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About AT-1501

As a nonprofit biotech, the ALS TDI’s sole mission is to develop treatments for ALS. Our lab focuses on all areas of preclinical drug development so that we can identify potential treatments and hand them off to be moved into clinical development.

ALS TDI has validated several drugs to help them get moved into trials, but AT-1501 is the first treatment that was actually invented by ALS TDI scientists and moved into trials.

AT-1501 is a novel antibody which acts in a highly targeted, disease-specific way to tamp down the immune system.

After being invented at ALS TDI, AT-1501 was advanced through clinical trials by Anelixis Therapeutics, a for-profit clinical-stage development company. In 2019, Anelixis successfully completed phase 1 trials of AT-1501. In 2020, Anelixis was acquired by Novus Therapeutics, a publicly traded company. Through this acquisition, AT-1501 is expected to advance to the next stage of clinical development, a phase 2 trial.

ALS TDI is extremely hopeful that AT-1501 will continue to be advanced through trials for ALS, and that it will eventually be made available as a treatment for people living with ALS today.

Invention of AT-1501

Many years of research and learnings contributed to the development of AT-1501. The timeline below demonstrates what ALS TDI scientists did to advance AT-1501 through preclinical drug development. All of this work was funded by donations from the community.
The following milestones shows the steps that went in to the invention of AT-1501 by ALS TDI scientists.
  • After ALS TDI conducted the world's largest gene expression analysis of the SOD1 mouse model, they discovered a key innate immune system pathway (CD40L) to be over-active and increasing in activity across multiple tissues related to ALS disease progression.
  • Following these findings, ALS TDI began rigorously testing compounds to see if they could regulate the activity of the CD40L pathway.
  • In 2010, ALS TDI published, From transcriptome analysis to therapeutics anti-CD40L treatment in the SOD1 model of amyotrophic lateral sclerosis, in Nature Genetics. Their work showed that the compound they invented, antiCD40L, was able to slow down disease progression, improve body weight retention over time and increase overall survival in mouse model.
  • In 2011, ALS TDI began to study preclinical mechanism of action and dose ranging for antiCD40L.
  • ALS TDI performed hundreds of additional experiments to understand how blocking CD40L worked, and how best to optimize the drug as a potential treatment for ALS.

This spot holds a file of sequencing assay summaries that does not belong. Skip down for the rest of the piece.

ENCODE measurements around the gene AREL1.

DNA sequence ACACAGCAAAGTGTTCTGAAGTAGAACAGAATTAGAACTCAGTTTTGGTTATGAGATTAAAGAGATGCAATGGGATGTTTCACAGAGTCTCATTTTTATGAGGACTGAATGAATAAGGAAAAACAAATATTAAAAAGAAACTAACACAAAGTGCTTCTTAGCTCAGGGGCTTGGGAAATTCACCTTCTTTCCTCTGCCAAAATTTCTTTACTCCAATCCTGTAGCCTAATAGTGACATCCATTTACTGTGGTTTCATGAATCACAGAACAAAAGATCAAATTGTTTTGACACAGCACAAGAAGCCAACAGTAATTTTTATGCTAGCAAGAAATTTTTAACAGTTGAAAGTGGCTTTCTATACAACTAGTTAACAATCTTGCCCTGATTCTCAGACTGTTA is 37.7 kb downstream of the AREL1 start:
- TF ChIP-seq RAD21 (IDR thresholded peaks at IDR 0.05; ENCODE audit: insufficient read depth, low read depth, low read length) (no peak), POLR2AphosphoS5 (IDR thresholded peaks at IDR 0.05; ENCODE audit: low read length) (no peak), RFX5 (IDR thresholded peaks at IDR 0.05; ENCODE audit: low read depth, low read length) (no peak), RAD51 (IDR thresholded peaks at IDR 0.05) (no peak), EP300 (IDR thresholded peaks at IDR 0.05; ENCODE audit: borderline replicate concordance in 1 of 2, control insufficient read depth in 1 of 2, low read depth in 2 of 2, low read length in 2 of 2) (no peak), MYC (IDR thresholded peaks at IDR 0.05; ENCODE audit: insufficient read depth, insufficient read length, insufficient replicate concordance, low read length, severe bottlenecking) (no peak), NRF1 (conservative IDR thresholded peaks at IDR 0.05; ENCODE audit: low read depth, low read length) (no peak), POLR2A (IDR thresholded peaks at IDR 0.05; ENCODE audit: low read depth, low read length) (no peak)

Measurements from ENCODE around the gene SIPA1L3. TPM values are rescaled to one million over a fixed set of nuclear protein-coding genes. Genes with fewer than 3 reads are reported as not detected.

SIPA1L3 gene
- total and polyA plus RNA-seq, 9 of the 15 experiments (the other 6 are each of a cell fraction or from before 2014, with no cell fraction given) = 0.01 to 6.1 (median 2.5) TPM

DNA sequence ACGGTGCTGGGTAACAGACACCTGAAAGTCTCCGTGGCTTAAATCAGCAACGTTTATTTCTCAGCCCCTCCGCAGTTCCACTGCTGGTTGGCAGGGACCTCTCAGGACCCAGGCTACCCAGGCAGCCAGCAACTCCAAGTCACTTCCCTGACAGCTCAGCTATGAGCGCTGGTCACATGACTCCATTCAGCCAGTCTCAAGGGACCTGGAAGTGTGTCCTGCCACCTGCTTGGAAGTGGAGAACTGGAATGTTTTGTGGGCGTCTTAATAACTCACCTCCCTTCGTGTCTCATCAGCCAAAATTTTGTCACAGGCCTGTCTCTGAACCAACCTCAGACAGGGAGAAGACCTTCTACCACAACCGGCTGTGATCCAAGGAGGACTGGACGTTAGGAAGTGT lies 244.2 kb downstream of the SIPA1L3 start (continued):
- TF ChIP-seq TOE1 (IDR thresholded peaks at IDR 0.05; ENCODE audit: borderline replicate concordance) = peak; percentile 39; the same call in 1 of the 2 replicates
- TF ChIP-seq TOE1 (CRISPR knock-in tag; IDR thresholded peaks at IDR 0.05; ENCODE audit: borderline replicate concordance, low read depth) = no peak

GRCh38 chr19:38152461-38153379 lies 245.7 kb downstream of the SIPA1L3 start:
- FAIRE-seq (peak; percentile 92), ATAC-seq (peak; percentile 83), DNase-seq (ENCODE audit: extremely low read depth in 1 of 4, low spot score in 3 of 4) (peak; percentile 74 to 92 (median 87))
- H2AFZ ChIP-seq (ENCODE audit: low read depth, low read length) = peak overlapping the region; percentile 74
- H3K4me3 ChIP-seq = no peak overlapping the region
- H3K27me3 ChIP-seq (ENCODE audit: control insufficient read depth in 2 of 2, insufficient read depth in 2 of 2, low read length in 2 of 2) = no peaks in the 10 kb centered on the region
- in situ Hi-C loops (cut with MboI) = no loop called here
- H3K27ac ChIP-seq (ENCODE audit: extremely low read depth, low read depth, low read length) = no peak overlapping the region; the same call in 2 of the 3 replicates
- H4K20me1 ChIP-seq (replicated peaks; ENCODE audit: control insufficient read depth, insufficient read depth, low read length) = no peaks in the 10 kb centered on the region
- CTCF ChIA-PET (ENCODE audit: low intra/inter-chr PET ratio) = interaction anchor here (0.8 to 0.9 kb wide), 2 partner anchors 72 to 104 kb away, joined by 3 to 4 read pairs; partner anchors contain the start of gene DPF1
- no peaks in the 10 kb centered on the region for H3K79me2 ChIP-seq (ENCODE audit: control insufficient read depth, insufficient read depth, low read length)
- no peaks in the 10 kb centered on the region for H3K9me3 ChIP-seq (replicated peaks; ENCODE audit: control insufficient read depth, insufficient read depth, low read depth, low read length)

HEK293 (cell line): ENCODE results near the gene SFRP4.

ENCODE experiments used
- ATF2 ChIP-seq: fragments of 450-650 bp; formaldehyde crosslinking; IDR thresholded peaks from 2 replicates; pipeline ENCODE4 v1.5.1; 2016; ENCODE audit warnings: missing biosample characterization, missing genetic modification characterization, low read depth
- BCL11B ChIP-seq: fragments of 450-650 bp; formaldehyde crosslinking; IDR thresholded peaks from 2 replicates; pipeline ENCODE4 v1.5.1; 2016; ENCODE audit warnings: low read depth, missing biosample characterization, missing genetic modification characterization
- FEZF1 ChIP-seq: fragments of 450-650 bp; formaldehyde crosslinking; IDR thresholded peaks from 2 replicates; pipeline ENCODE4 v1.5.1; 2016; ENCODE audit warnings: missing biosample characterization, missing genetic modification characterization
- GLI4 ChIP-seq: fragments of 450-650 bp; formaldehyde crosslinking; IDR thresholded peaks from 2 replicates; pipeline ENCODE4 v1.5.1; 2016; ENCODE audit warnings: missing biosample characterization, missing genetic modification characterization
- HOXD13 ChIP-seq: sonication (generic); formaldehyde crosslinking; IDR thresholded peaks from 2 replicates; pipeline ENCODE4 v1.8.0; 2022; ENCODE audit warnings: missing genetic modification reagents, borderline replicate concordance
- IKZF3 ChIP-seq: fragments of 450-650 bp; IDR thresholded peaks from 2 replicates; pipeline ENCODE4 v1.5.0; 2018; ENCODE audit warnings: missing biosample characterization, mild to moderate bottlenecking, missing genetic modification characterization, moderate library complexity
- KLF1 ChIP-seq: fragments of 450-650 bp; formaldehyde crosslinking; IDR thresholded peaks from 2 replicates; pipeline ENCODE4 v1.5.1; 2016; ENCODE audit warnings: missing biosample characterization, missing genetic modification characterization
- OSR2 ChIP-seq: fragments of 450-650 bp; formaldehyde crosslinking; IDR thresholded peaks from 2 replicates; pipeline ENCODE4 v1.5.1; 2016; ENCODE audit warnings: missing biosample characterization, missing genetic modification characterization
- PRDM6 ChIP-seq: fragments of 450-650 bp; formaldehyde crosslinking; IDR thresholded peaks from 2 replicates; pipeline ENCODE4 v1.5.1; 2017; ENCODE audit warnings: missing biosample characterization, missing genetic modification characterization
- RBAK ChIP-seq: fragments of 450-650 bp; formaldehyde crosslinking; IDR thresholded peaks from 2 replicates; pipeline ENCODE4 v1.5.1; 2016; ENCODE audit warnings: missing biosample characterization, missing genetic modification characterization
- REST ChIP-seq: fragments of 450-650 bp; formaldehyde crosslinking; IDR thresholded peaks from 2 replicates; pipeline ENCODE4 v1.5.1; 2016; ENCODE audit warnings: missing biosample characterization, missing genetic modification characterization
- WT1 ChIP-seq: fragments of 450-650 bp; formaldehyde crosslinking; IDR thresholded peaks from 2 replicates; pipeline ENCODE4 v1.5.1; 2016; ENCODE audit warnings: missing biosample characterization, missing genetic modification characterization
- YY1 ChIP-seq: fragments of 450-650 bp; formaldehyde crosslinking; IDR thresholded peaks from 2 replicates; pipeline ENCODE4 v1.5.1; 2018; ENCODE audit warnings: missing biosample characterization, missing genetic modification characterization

Development of AT-1501

Bringing a drug from the lab and into clinical trials is extremely risky and expensive. For this reason, when ALS TDI discovers or invents a promising treatment, it then needs to be handed off to an external company that has the funding to take it through trials.
In the case of AT-1501, Anelixis Therapeutics was established to further develop AT-1501. The following milestones show how AT-1501 progressed after leaving ALS TDI's lab.
  • As the first nonprofit biotech in any disease to attempt to move a drug invented in their lab into clinical trials, ALS TDI realized that they would need to find or establish a for-profit clinical stage development company to secure funding for trials.
  • In order to access capital needed to advance AT-1501 (antiCD40L) through clinical trials, ALS TDI established Anelixis Therapeutics as a for-profit clinical stage development company.
  • Anelixis completed a phase I trial in healthy volunteers and people with ALS in 2019.
  • In 2020, Anelixis was acquired by Novus Therapeutics. A press released announced that Novus is committed to further clinical studies of AT-1501 in people living with ALS.

AT-1501 Funding and Support

Funded by the Community
The charitable support that ALS TDI received from tens of thousands of individuals over the years has been the primary source of funding for the research behind the early discoveries and invention of AT-1501.
Thanks to our community members for holding fundraisers, throwing beanbags, toasting Ales for ALS, riding in the Tri-State Trek, donating over and over again, and continually asking friends and family to help.
Additional funding has come from Augie's Quest, ALS Association, ALS Finding a Cure, ALS ONE and the Department of Defense CDMRP, among others.
Let's keep going.
We know that treating, and ultimately curing, ALS will require multiple therapies. The research at ALS TDI is moving faster, but we can't do anything without your help.
Have additional questions about the invention and development of AT-1501? Read our FAQ

Help Fund Treatments

Andrea Peet, diagnosed with ALS in 2014
“I will continue supporting ALS TDI's expanding pipeline of potential treatments knowing now that with their scientists and our support, dreams can become reality.”
- Andrea Peet, diagnosed with ALS in 2014

Where is AT-1501 Now?

The first in-human clinical trials of AT-1501 were completed in 2019, sponsored by Anelixis Therapeutics. In 2020, Anelixis Therapeutics was acquired by Novus Therapeutics. Through Novus Therapeutics, AT-1501 is being developed as a potential treatment in ALS, renal transplantation, islet cell transplantation, autoimmune nephritis. ALS will be the first of these indications to begin enrolling for Phase 2 trials, and enrollment is expected to begin by the end of 2020.
Additional information about AT-1501 can be found at www.novustherapeutics.com.